It is interesting that body fat distribution linked to higher risk of aggressive prostate cancer

Micrograph showing prostatic acinar adenocarcinoma (the most common form of prostate cancer) Credit: Wikipedia

In the first prospective study of directly measured body fat distribution and prostate cancer risk, investigators unearthed that higher levels of abdominal and thigh fat are associated with an increased danger of aggressive prostate cancer. Published early online in a peer-reviewed journal associated with the American Cancer Society, the findings can result in a significantly better knowledge of the partnership between obesity and prostate cancer and supply new insights for treatment.

Previous research reports have shown that obesity is related to a heightened chance of advanced prostate cancer and a poorer prognosis after diagnosis. Also, emerging evidence shows that the precise distribution of fat in the torso may be an essential factor.

To offer high-quality evidence, Barbra Dickerman, Ph.D., associated with the Harvard T.H. Chan School of Public Health, along with her colleagues analyzed body fat distribution using the gold-standard way of measuring computed tomography imaging and assessed the possibility of being identified as having, and dying from, prostate cancer among 1,832 Icelandic men who were followed for up to 13 years.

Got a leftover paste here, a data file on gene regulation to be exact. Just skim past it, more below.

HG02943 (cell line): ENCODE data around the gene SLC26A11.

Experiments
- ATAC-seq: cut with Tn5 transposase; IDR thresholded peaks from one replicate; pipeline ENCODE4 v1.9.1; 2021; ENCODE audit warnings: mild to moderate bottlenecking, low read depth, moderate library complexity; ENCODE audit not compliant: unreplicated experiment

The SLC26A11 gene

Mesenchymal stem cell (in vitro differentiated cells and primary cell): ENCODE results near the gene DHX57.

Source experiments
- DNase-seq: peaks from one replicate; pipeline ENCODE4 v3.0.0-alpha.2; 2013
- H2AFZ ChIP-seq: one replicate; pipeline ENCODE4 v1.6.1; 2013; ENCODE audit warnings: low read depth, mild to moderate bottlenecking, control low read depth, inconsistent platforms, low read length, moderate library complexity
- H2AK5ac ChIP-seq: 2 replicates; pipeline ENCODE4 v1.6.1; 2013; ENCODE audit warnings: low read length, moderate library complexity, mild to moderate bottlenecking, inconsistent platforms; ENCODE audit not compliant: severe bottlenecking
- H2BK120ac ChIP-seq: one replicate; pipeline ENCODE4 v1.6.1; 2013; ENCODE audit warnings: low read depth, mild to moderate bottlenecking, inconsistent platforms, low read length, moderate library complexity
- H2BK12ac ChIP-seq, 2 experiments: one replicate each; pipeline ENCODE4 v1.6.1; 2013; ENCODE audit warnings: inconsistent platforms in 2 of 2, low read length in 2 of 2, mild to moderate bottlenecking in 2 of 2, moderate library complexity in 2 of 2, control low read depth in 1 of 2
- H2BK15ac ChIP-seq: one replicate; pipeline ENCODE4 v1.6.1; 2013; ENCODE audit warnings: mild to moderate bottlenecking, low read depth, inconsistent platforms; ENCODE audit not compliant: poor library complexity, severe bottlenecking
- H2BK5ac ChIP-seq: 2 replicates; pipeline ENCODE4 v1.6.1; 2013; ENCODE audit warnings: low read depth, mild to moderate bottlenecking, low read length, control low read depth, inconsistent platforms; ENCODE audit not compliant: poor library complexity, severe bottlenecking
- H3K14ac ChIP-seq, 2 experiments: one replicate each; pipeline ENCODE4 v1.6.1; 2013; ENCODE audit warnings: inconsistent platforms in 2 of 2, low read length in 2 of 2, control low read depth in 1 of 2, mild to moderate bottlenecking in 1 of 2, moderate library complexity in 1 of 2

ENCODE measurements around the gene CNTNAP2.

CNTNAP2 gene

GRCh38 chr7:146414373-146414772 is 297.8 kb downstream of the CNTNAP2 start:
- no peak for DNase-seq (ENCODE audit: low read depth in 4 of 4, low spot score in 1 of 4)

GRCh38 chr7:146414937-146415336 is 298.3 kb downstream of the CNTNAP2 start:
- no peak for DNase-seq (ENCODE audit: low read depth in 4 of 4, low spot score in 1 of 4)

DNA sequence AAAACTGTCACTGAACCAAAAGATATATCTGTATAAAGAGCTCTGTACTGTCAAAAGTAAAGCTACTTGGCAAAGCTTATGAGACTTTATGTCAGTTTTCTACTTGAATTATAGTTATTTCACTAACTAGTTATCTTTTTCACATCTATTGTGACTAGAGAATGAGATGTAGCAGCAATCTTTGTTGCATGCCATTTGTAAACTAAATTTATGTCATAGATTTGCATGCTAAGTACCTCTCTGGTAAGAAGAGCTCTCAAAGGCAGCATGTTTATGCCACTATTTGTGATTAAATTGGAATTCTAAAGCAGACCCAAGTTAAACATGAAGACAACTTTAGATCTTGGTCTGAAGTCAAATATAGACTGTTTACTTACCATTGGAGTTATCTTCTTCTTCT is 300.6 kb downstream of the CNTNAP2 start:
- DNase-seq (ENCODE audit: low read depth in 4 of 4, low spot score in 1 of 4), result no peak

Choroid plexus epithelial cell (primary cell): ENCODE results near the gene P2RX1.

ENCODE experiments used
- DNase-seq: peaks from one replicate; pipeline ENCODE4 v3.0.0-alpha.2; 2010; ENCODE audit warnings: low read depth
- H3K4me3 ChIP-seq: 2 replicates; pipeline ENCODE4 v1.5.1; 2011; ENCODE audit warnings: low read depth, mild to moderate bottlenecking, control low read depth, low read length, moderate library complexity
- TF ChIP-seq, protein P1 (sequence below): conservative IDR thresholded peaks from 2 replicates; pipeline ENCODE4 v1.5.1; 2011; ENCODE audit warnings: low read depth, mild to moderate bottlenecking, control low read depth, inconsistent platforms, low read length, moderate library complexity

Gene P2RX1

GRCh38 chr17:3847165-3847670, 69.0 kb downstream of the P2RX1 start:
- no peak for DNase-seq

Throughout the study, 172 men developed prostate cancer, and 31 died from the disease. The accumulation of fat in specific areas—such as visceral fat (deep in the abdomen, surrounding the organs) and thigh subcutaneous fat (just under the skin)—was associated aided by the threat of advanced and fatal prostate cancer. High body mass index (BMI) and high waist circumference were also connected with higher risks of advanced and fatal prostate cancer.

Interestingly, when looking separately at men with a high BMI versus low BMI, we discovered that the association between visceral fat and advanced and fatal prostate cancer was stronger among men with a lower BMI. The precision of these estimates was limited in this subgroup analysis, but this might be an intriguing signal for future research.

Additional studies are needed to investigate the role of fat distribution when looking at the development and progression of prostate cancer and exactly how alterations in fat stores as time passes may affect patients’ health. Ultimately, identifying the patterns of fat distribution, which are from the highest risk of clinically significant prostate cancer might help to elucidate the mechanisms linking obesity with aggressive disease and target men for intervention strategies.

An accompanying editorial notes that lifestyle interventions—such as diet and exercise—that target fat loss may also reduce the risk of prostate cancer.

Body fat distribution linked to higher risk of aggressive ….

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